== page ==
All that being said, I found this article by following a link from Tom's Hardware under the heading "Latest News" and it lead to a second-hand version of an unfounded conjecture, originally posted on a site that actually contains the word "rumours" in its URL. Latest News? Really? Is the "news" that someone posted a rumour on a rumours site?
 

Niva

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That jump in resolution seems a bit unrealistic... where is Nikon getting that sensor from?

And to the people saying the high pixel count is not needed you're wrong. In the pro field more is always better. Of course other things matter too, and of those more is better as well. It blows my mind how far DSLRs have come. The ISO seems a bit low on this camera though if the above report is true.
 

jednx01

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I just hope they aren't releasing a successor for the d7000 any time super soon. I just bought one and if they announce that they have a new 20+ megapixel camera for the same price as the d7000, I'm gonna be irritated. Of course, I'm still loving this camera! I definitely wouldn't be surprised if they really are releasing a successor to the d700. The d7000 has a 16.2 mp sensor while the d700 only has a 12 mp one. I'd be pretty surprised if they have a 36 mp sensor up their sleeve. The file size of that thing in RAW would be absolutely nuts...
 

bikerman7502002

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I have respect for Tomshardware, but please don't post anything based on Nikonrumors. I followed this site for a year or so, and I haven't seen even one rumor/speculation post end up correct. The site also has no direct connection to Nikon, or even links to their marketing department, so like all their other previous rumors, I doubt that this random website would be the first to have a picture of a camera that hasn't even been announced yet. I don't expect your sources to be academic every time, but quoting a rumor site (including their made up specs, made up announcement and release dates, and even the made up price) is just bad. There is nothing to back up any of this "information."
 
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Well otacon72, thank you for the education in photography, but what people are saying is that 18MP is more than enough for pretty much anyone except fashion and landscape photographers, and that if they had to choose between resolution and image quality, they'd pick IQ. Also, pro sports photogs, who've forgotten more about photography than you'll ever know, would definitely rather have lower resolution and higher fps, so it's not all about pixels. And that's YOUR photography lesson for the day.
 

hetneo

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[citation][nom]nukemaster[/nom]+1. I mean what is the use of ISO 6400(hell imagine 12800) to begin with. Unless this is the best sensor EVER made, it is going to look like someone finger painted the image.IF they make a new camera, its time to get better low light performance with less noise. Hell even the coolpix S8100 seems to have better low light performance(backside illuminated sensor maybe?) then my D90. It does not have as much clarity, but for a quick low light without having a powerful flash, it is pretty good(It auto focus is the worst ever tho...It is good to see a point and shoot that rarely selects an iso over 200-300, this helps keep image noise down.).When I can, my D90 is kept at the lowest ISO setting just to keep the image looking better.[/citation]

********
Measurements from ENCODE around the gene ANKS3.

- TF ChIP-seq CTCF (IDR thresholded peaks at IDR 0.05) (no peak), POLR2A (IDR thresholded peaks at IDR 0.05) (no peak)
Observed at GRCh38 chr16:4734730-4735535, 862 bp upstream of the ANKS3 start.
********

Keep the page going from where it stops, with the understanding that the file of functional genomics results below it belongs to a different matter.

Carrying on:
High ISO values? Only for extremely long expositions of night sky.
 

livebriand

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Most people who are buying an SLR care about image quality, not specs. These high MP counts mean nothing most of the time; zoom into an image at 100% and it'll be grainy anyway.
 

alidan

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[citation][nom]Niva[/nom]That jump in resolution seems a bit unrealistic... where is Nikon getting that sensor from? And to the people saying the high pixel count is not needed you're wrong. In the pro field more is always better. Of course other things matter too, and of those more is better as well. It blows my mind how far DSLRs have come. The ISO seems a bit low on this camera though if the above report is true.[/citation]

back when film was still used as the norm, we looked at a pro photographer who used a disposable camera to take some really amazing shots, crap we never thought was possible outside of a slr. for almost every application, the photographer matters far more than the camera.

[citation][nom]otacon72[/nom]For anyone who says 36megapixels is overkill you don't know photography. The more pixels the better. RAW pictures is precisely why there's 2 memory slots[/citation]

clarity of picture > size of picture.